Exxon Could Tap Debt Market to Fuel Growth and Legacy

By John Licata, founder and chief energy strategist of Blue Phoenix

NEW YORK ( TheStreet) -- Stale is a word not typically associated with Exxon Mobil ( XOM), but it's an adjective that I'm afraid represents the company rather well.

Exxon's cash position has dropped from more than $38 billion in 2008 to $4.61 billion as of the June 2013 quarter, while thecompany's debt-to-equity ratio has risen to the highest levels since late 2010 (0.117).

So could it make strategic sense for CEO Rex Tillerson to make Exxon more debt heavy near term to position for huge growth longer-term? That strategy has actually helped many major integrated oil companies in the past ( see chart) and it could be the very logic that Exxon must embrace to help pay for stock buybacks and all the recent dividend increases.

Exxon's paper, which is rated Aaa by Moody's and AAA by Standard & Poor's, may be more secure than U.S. Treasuries, so the timing could be very appropriate to raise cash, especially as Fed taper talks start to make the rounds again.

Also, the company appears to be needing to find new ways to increase earnings and offset a slowing production profile. It also may sting those in the corner offices that Exxon is also no longer the highest market cap company in the world. That distinction goes to Apple ( AAPL).

Additionally, there are those in portfolio manager circles who actually prefer investing in Chevron ( CVX) over Exxon Mobil due to that company's increased investments in high-margin oil versus domestic natural gas, which has plagued Exxon with prices still near 40-year lows.

Tillerson has been a bit more forthcoming on global warming after being called out for saying civilization will simply adjust to rising sea levels and climate change. Exxon even had a recent keynote presentation at the World Nuclear Association in London.

So could Team Tillerson be about to jump into the deep end of the pool and make a splash in the debt market with the intention of raising money for a sizable acquisition ahead of any retirement plans? It's possible.

Acquiring BP ( BP) would likely bring a lot of negative criticism to Exxon since there are still bad feelings and outstanding liabilities regarding the 2010 Deepwater Horizon oil spill. ConocoPhillips ( COP) makes sense, but Exxon already has a significant portfolio of natural gas assets. Therefore buying ConocoPhillips would likely face much antitrust scrutiny.

The fact that Exxon would have to pay ConocoPhillips a healthy premium and then spend the time to divest the natural gas assets makes me less inclined to think that move would be a match made in heaven. What would get me excited is to see Exxon take a page from French energy company Total ( TOT) and make a large push to capitalize on the growing appetite for solar power.

Going solar could help Exxon modernize its energy portfolio and perhaps see alpha not witnessed by shareholders since the company's $40 billion acquisition of XTO.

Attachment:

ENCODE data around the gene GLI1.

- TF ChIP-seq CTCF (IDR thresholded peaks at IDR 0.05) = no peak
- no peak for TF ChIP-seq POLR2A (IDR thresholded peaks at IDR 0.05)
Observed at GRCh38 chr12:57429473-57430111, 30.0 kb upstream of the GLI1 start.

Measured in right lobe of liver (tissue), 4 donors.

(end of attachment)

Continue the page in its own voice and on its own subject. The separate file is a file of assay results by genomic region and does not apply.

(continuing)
While the jury may be out on what Exxon Mobil may or may not do next, I don't believe Tillerson is very happy that the company had to lower its stock buyback plan. While some may question Exxon's immediate cash flow, Tillerson may be starting to think about how he would like to be remembered when he passes the leadership baton at Exxon.

Tillerson, 61, has now been the CEO and chairman of Exxon since 2005 (two years longer than his predecessor Lee Raymond), which means he has also held the reins more than the average 5.5 years Challenger Gray & Christmas, the executive outplacement firm, says is the average number of years for the average CEO.

So if time is ticking on Tillerson's tenure at Exxon, he (more than ever) may be open to tapping the debt markets to seek bigger alpha in renewables, especially solar, to attract a whole new investor to the company and help offset reliance on the slowing production growth story that is plaguing this behemoth. That would certainly solidify Tillerson's legacy at Exxon Mobil on top of feeding an already attractive dividend policy.

By John Licata of Blue Phoenix in New York.

At the time of publication, the author had no positions in the stocks mentioned.

This article was written by an independent contributor, separate from TheStreet's regular news coverage.

John Licata is the founder & chief energy strategist of New York based independent research company Blue Phoenix. He is the author of Lessons from Frankenstorm: Investing for Future Power Disruptions. His ability to cross-pollinate idea generation and analysis of both traditional and unconventional global energy markets has been documented in the global media for north of a decade. Prior to launching Blue Phoenix in 2005, John held research and trading positions at Dow Jones, Salomon Smith Barney, BrokerageAmerica and on the floor of the New York Mercantile Exchange (NYMEX).

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